In our previous post we looked at the US Declaration of Independence in the context of its declaration of human rights.
In this post, we look at the specific section where independence from Britain was declared.
The middle section of the Declaration of Independence lists 27 reasons as to why they are seeking to create their own republic.
They’re directed at King George III, sovereign head of Britain.
He has forbidden his Governors to pass Laws of immediate and pressing Importance, unless suspended in their Operation till his Assent should be obtained; and when so suspended, he has utterly neglected to attend to them.
For quartering large Bodies of Armed Troops among us.
For imposing taxes on us without our Consent.
In every stage of these Oppressions we have Petitioned for Redress in the most humble Terms: Our repeated Petitions have been answered only by repeated Injury. A Prince, whose Character is thus marked by every act which may define a Tyrant, is unfit to be the Ruler of a free People.
And, finally, the declaration…
We, therefore, the Representatives of the united States of America, in General Congress, Assembled, appealing to the Supreme Judge of the world for the rectitude of our intentions, do, in the Name, and by Authority of the good People of these Colonies, solemnly publish and declare, That these United Colonies are, and of Right ought to be Free and Independent States; that they are Absolved from all Allegiance to the British Crown, and that all political connection between them and the State of Great Britain, is and ought to be totally dissolved; and that as Free and Independent States, they have full Power to levy War, conclude Peace, contract Alliances, establish Commerce, and to do all other Acts and Things which Independent States may of right do.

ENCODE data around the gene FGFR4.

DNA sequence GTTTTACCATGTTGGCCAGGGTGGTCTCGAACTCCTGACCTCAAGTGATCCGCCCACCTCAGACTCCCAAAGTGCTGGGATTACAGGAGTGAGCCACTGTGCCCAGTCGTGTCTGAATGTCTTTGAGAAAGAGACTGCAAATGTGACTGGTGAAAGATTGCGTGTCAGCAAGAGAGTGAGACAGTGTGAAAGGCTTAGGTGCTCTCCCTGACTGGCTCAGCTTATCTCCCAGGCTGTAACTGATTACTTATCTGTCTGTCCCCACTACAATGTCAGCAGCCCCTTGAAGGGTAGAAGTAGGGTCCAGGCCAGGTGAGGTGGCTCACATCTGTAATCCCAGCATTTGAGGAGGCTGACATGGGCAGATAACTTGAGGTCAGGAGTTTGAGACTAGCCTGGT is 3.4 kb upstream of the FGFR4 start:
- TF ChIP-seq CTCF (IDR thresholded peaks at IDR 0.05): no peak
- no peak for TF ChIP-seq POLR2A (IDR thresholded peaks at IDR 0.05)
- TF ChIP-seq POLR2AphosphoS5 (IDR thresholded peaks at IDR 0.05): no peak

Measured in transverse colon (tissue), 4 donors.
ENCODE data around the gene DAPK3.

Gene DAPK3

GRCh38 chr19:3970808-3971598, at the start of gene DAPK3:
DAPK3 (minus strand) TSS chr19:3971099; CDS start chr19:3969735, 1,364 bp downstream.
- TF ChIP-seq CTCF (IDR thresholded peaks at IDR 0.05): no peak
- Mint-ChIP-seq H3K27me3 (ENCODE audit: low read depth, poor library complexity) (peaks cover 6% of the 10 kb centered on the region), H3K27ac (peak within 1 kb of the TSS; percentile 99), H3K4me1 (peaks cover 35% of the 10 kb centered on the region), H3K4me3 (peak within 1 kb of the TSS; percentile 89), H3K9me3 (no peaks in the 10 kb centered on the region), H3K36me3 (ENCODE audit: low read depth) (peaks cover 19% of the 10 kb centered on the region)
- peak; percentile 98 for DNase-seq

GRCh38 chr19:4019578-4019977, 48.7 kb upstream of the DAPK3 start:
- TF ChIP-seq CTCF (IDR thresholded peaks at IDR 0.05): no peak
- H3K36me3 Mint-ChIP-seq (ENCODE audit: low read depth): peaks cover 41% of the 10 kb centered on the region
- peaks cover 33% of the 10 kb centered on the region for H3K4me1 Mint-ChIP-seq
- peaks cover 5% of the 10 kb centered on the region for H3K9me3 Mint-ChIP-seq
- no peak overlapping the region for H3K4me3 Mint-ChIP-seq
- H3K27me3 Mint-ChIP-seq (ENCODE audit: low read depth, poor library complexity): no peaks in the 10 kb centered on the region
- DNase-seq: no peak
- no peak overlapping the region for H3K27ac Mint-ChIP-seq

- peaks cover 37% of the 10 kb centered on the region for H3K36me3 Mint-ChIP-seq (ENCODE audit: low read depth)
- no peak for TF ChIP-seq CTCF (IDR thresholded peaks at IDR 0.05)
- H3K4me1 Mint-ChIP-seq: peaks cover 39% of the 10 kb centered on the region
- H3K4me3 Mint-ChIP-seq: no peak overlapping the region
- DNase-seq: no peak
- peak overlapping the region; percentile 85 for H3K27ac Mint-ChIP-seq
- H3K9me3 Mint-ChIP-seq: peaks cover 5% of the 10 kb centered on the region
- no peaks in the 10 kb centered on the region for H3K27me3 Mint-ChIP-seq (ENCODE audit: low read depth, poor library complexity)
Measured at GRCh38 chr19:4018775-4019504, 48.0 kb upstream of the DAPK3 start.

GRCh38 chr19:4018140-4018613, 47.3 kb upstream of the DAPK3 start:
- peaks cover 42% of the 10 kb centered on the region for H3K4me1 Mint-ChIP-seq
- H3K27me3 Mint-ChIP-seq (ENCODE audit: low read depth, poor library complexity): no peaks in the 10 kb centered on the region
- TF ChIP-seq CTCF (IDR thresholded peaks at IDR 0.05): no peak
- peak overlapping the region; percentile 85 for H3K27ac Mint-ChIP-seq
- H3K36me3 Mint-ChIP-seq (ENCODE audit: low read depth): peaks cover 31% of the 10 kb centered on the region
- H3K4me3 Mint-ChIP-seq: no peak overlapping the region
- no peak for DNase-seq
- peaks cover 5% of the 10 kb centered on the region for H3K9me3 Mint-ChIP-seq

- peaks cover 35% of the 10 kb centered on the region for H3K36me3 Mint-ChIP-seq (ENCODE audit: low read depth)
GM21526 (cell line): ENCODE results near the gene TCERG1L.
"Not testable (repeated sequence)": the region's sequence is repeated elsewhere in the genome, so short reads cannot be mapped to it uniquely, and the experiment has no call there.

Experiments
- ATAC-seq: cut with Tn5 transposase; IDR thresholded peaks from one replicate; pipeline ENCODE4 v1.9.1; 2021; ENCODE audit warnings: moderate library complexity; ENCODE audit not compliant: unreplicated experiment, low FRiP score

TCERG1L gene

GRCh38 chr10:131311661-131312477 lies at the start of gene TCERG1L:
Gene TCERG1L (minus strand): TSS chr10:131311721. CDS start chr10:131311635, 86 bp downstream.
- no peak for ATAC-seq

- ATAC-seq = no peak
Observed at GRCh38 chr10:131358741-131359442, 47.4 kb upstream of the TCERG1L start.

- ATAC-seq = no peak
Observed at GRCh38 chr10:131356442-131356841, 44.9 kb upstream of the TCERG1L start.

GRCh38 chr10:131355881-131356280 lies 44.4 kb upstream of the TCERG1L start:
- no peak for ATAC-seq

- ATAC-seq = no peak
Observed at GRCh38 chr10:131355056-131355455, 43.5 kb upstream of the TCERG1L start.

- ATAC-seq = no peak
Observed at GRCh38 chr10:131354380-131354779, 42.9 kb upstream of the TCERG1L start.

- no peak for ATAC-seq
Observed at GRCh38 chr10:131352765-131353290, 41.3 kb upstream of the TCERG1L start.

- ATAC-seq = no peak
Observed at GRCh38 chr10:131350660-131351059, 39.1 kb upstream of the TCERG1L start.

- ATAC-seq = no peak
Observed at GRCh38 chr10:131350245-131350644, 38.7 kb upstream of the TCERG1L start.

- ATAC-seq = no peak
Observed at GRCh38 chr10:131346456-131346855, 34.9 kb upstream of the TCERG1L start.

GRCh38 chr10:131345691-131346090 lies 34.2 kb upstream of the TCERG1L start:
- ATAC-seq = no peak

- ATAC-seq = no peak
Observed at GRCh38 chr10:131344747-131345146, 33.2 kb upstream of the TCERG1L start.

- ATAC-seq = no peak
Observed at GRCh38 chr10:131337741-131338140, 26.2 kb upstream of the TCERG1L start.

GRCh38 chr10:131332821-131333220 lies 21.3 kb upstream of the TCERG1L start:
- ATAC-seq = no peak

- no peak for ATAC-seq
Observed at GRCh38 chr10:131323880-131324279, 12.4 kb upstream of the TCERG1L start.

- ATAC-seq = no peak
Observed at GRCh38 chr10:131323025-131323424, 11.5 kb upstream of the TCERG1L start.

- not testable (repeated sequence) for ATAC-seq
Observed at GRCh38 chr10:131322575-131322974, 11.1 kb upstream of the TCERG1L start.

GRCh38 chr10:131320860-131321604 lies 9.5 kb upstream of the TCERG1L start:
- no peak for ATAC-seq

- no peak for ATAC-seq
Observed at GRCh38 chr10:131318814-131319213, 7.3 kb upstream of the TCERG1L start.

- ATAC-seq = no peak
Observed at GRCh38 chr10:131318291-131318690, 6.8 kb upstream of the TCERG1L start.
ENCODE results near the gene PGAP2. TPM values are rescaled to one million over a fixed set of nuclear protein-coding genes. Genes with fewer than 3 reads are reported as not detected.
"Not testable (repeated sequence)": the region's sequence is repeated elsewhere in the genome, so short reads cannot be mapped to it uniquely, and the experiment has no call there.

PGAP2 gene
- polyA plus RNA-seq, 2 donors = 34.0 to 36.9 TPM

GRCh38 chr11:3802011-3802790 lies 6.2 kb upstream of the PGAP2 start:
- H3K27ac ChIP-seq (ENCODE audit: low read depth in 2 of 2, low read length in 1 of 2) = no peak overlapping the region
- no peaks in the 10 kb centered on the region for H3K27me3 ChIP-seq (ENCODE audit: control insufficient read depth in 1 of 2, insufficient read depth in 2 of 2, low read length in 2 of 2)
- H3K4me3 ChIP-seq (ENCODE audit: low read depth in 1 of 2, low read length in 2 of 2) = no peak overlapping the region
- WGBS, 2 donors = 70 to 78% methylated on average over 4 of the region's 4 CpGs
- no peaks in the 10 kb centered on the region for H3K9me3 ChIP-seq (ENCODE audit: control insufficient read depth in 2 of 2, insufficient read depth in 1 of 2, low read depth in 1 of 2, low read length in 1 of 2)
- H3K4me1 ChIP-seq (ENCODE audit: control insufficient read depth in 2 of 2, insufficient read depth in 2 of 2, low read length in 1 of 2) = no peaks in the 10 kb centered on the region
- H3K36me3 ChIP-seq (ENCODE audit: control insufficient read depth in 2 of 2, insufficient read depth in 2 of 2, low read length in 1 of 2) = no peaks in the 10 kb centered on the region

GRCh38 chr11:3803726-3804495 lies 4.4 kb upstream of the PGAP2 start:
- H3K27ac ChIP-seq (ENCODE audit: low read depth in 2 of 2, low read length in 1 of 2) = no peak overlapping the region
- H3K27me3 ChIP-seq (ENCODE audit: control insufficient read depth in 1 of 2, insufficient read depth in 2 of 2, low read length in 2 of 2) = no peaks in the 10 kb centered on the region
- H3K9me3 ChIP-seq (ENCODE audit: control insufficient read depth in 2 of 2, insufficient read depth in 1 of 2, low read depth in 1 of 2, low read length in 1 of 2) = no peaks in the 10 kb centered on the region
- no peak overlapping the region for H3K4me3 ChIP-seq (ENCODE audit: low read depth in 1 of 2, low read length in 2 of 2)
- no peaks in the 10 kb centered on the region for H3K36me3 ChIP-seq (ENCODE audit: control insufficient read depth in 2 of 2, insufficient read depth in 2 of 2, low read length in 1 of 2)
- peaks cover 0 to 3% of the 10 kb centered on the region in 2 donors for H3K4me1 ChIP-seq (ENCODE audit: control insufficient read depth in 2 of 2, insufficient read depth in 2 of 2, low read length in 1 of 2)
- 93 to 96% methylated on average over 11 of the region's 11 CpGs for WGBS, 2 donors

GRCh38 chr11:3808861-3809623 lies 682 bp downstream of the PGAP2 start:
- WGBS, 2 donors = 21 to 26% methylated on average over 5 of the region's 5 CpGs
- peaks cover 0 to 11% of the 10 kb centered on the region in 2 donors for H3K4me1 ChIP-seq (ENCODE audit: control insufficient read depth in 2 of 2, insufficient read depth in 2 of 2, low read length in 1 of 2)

At the time that it was written, US colonies were at war with the British.
In British eyes, the declaration of independence was an act of treason, punishable by death.
Not all manifestos are going to make every one happy. Usually you’re going to antagonise and annoy a few people. Particularly, the people who have a vested interest in the status quo.
And, that’s the whole point of a manifesto. It is a document calling for change.
Be aware of this when you create your manifesto.
Who is your manifesto likely to upset? How far would you be willing to go for your manifesto? At what point are you willing to risk upsetting people?